The Story of Gideon and His Three Hundred Soldiers /p3
Very early the next morning, Gideon came to look at the fleece. He found it wringing wet with dew, while all around the grass was dry. But Gideon was not yet satisfied. He said to the Lord:
"O Lord, be not angry with me; but give me just one more sign. To-morrow morning let the fleece be dry, and let the dew fall all around it, and then I will doubt no more."
The next morning, Gideon found the grass, and the bushes wet with dew, while the fleece of wool was dry. And Gideon was now sure that God had called him, and that God would give him victory over the enemies of Israel.
The Lord said to Gideon: "Your army is too large. If Israel should win the victory, they would say, 'we won it by our own might.' Send home all those who are afraid to fight."
For many of the people were frightened, as they looked at the host of their enemies, and the Lord knew that these men would only hinder the rest in the battle. So Gideon sent word through the camp:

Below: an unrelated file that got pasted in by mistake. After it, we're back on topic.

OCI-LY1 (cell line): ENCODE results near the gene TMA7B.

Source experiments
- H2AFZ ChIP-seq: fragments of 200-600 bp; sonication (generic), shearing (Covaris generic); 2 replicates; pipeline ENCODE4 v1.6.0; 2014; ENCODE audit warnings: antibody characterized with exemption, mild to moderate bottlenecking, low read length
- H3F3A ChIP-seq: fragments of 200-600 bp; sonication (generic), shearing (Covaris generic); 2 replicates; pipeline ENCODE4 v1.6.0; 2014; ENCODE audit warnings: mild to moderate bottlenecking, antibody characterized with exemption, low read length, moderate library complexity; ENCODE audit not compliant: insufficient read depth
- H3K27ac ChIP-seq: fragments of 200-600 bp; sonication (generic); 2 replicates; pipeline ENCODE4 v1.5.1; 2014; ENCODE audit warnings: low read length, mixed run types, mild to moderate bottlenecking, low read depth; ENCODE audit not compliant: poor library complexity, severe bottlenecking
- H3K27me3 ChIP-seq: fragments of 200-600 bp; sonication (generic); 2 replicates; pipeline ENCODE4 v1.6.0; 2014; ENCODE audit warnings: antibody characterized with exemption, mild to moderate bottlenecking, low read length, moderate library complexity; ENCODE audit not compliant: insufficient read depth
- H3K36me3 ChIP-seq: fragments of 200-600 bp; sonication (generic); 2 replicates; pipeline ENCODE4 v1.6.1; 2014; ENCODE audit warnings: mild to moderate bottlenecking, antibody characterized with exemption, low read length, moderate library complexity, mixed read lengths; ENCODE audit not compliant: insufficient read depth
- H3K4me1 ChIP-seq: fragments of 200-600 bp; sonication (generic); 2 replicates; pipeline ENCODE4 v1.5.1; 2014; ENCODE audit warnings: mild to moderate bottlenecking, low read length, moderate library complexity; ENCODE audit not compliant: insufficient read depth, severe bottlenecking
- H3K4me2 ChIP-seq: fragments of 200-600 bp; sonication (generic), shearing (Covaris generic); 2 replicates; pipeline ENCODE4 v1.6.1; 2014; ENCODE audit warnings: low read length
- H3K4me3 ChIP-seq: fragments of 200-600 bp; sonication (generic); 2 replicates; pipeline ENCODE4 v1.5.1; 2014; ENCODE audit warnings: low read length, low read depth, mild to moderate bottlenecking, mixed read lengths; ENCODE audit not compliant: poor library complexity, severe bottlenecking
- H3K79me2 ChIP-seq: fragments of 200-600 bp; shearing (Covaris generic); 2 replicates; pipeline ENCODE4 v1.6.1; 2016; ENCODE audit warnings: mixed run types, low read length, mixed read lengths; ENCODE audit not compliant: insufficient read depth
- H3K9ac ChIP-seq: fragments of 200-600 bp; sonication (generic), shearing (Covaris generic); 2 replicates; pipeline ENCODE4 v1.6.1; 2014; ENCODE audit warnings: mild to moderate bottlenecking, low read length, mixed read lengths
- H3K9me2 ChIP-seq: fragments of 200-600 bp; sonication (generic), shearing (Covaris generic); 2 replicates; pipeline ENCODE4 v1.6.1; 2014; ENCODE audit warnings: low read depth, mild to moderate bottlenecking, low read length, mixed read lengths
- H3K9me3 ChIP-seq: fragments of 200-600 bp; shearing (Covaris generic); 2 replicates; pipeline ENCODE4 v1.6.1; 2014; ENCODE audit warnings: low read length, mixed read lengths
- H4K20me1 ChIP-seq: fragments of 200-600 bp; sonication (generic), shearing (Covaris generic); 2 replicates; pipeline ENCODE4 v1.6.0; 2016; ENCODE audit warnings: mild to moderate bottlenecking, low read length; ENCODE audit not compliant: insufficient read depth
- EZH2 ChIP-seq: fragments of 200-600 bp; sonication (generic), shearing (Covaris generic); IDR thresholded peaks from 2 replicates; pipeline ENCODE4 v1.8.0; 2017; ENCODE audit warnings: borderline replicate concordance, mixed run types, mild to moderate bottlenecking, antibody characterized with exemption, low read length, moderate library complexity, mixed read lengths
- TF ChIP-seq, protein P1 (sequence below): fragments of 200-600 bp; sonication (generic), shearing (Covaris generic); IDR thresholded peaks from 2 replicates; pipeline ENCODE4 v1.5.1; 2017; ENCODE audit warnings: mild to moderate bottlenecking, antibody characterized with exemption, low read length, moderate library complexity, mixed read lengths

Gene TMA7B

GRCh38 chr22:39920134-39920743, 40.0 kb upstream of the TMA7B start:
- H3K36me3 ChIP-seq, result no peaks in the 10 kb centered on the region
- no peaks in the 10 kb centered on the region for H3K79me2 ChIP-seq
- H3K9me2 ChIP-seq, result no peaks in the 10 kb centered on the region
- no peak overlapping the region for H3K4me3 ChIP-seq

"Whoever is afraid of the enemy may go home." And twenty-two thousand people went away, leaving only ten thousand in Gideon's army. But the army was stronger though it was smaller, for the cowards had gone, and only the brave men were left.
But the Lord said to Gideon: "The people are yet too many. You need only a few of the bravest and best men to fight in this battle. Bring the men down the mountain, past the water, and I will show you there how to find the men whom you need."
In the morning Gideon, by God's command called his ten thousand men out, and made them march down the hill, just as though they were going to attack the enemy. And as they were beside the water, he noticed how they drank, and set them apart in two companies, according to their way of drinking.
When they came to the water, most of the men threw aside their shields and spears, and knelt down and scooped up a draft of the water with both hands together like a cup. These men Gideon commanded to stand in one company.
There were a few men who did not stop to take a large draft of water. Holding spear and shield in the right hand, to be ready for the enemy if one should suddenly appear, they merely caught up a handful of the water in passing and marched on, lapping up the water from one hand. God said to Gideon:
"Set by themselves these men who lapped up each a handful of water. These are the men whom I have chosen to set Israel free."